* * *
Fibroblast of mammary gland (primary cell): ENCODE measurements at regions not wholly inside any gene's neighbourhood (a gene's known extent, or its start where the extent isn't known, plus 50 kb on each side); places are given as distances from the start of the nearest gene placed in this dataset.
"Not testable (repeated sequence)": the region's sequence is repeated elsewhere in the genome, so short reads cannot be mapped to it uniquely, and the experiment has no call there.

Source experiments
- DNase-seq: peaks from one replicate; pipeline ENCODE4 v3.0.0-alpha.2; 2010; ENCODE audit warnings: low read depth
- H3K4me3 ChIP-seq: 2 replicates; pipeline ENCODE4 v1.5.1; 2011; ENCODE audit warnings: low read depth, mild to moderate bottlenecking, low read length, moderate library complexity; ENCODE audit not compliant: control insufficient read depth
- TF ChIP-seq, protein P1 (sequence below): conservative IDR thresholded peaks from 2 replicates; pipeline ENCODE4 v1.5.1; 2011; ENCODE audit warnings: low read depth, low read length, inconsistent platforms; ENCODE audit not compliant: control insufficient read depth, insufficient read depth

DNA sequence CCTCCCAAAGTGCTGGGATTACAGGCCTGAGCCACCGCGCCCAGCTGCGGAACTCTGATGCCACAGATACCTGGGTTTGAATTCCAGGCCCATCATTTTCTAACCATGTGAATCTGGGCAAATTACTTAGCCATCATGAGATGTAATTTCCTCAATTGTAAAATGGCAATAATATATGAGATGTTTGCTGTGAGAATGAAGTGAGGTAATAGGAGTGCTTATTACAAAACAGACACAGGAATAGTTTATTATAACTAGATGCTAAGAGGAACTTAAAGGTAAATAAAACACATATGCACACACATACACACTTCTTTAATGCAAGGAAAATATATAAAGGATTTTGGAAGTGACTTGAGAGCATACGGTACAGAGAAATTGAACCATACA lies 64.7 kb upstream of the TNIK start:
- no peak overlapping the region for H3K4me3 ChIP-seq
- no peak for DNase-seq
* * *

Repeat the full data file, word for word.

Fibroblast of mammary gland (primary cell): ENCODE measurements at regions not wholly inside any gene's neighbourhood (a gene's known extent, or its start where the extent isn't known, plus 50 kb on each side); places are given as distances from the start of the nearest gene placed in this dataset.
"Not testable (repeated sequence)": the region's sequence is repeated elsewhere in the genome, so short reads cannot be mapped to it uniquely, and the experiment has no call there.

Source experiments
- DNase-seq: peaks from one replicate; pipeline ENCODE4 v3.0.0-alpha.2; 2010; ENCODE audit warnings: low read depth
- H3K4me3 ChIP-seq: 2 replicates; pipeline ENCODE4 v1.5.1; 2011; ENCODE audit warnings: low read depth, mild to moderate bottlenecking, low read length, moderate library complexity; ENCODE audit not compliant: control insufficient read depth
- TF ChIP-seq, protein P1 (sequence below): conservative IDR thresholded peaks from 2 replicates; pipeline ENCODE4 v1.5.1; 2011; ENCODE audit warnings: low read depth, low read length, inconsistent platforms; ENCODE audit not compliant: control insufficient read depth, insufficient read depth

DNA sequence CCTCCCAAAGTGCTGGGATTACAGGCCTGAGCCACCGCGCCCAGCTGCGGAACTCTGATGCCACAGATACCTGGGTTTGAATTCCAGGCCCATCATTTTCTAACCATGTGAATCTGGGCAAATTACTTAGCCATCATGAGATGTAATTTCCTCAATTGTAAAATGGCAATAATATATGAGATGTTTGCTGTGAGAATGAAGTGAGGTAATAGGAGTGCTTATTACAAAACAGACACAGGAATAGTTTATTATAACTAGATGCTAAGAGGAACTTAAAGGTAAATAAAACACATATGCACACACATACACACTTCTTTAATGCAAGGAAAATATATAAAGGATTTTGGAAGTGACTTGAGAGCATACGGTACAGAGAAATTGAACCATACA lies 64.7 kb upstream of the TNIK start:
- no peak overlapping the region for H3K4me3 ChIP-seq
- no peak for DNase-seq